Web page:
“Doug, please. I was expecting a woman, based on your name.” The corners of his eyes crinkled up in a genuine smile; that much, at least, I could still see around his mask. A mask with the old team mascot on it, in point of fact, a cartoon slaveowning plantation owner leaning nonchalantly on a cane, eyes shaded by a massive hat. The mascot looked like he ought to be selling fried chicken, not emblazoned on NCAA merch.

“J. Terry Plummer,” I said, reaching out a gloved hand. “The Terry is for Terrence. I’m sure you can guess what the J is for and why I don’t use it.”

Doug grasped my hand and pumped it vigorously and once. “I have a cousin that does the same. L. Maddie Leslie. She’d be Leslie Leslie otherwise!” A barklike laugh, almost a cough, bubbled up.

He pointed me to a seat, which I took, sinking rapidly into the expensive fabric.

“Now, your email said that you were with the paper,” Doug said, his eyes shining above the cartoon plutocrat. “But I happen to know that you’re also a private investigator, isn’t that so?”

I responded with my own–fake–laugh, but I made sure my eyes crinkled just right. “As the most powerful man on this campus, sir, I shouldn’t be surprised to find you so well informed.”

“It’s all the alumni and the fans,” Doug said. “They’re better than the Mississippi Bureau of Investigation.”

“Well, your football fan bureau of investigation is quite right; I’m a private investigator licensed to practice in Alaska, Idaho, Mississippi, South Dakota, and Wyoming, and a registered member of the Mississippi Private Investigators Association. I’m doing contract work for the newspaper, and I’m sure you can imagine why.”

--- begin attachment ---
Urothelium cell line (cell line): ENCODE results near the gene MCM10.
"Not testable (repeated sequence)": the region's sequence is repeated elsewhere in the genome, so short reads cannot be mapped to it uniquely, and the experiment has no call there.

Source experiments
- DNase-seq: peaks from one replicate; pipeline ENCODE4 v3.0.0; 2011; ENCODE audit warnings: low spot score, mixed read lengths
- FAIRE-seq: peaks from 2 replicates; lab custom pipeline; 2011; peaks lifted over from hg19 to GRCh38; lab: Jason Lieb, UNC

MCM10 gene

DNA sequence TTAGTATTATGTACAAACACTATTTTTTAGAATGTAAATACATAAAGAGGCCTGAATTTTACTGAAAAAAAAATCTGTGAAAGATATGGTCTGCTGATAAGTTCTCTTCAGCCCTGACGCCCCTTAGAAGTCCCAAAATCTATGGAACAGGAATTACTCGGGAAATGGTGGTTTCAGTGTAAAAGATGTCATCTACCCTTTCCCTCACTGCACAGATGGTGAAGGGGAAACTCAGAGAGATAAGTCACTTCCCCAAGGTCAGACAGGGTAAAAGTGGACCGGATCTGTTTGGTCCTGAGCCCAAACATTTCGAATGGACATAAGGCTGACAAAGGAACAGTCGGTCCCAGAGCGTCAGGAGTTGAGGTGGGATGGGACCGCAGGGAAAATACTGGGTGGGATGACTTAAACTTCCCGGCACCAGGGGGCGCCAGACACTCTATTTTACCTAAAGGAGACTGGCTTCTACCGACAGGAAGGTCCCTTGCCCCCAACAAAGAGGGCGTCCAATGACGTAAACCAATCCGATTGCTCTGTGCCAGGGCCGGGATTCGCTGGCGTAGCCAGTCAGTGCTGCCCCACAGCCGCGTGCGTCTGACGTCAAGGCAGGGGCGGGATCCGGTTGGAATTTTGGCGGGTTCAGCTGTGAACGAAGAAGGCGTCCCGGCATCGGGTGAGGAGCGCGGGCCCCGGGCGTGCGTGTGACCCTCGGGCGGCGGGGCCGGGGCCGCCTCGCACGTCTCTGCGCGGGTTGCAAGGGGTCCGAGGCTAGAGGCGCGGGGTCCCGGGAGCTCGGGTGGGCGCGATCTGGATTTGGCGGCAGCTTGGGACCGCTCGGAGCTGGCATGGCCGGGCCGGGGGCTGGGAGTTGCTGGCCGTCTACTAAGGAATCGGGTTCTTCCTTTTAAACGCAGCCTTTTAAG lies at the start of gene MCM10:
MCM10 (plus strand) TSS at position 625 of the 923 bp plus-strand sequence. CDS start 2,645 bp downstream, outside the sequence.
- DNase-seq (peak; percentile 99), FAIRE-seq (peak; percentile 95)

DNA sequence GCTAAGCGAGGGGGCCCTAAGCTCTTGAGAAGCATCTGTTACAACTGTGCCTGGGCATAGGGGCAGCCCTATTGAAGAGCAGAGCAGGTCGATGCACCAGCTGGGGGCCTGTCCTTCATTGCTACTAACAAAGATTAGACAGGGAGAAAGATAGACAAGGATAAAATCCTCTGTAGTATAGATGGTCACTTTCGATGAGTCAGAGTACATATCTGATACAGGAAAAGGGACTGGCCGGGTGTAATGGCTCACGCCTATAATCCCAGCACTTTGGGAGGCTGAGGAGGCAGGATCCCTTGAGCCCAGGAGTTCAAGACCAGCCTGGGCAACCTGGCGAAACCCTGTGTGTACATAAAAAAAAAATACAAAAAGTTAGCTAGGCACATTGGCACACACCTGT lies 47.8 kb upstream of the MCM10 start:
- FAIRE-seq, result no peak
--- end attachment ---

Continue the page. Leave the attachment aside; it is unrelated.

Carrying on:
“Yes, I read about the editor being down with the Chinese virus,” Doug said. “And I imagine they want someone with less of a stake in local politics, am I right? A private investigator isn’t so different from a reporter. Might even be better, since there’s some professional ethics and courtesy there.”

I nodded, eyes artificially crinkled. There was no way for him to know I was po-faced behind my protective Mario mask. “I’m not surprised that you did your homework,” I said. “But I am surprised you agreed to see me.”

“During the Chinese virus, all the unpleasantness in town, and in person to boot?” Doug said. “Look, Terry, I’m going to be honest with you. I want to make two things very clear. First, I have nothing to hide. You’ll find we’re an open book here. And second, we are trying to get back to normal around here. Our mayor still insists on the masks, for now, but before long this old virus will be a dim memory. And what says back to normalcy like giving a press interview in person?”

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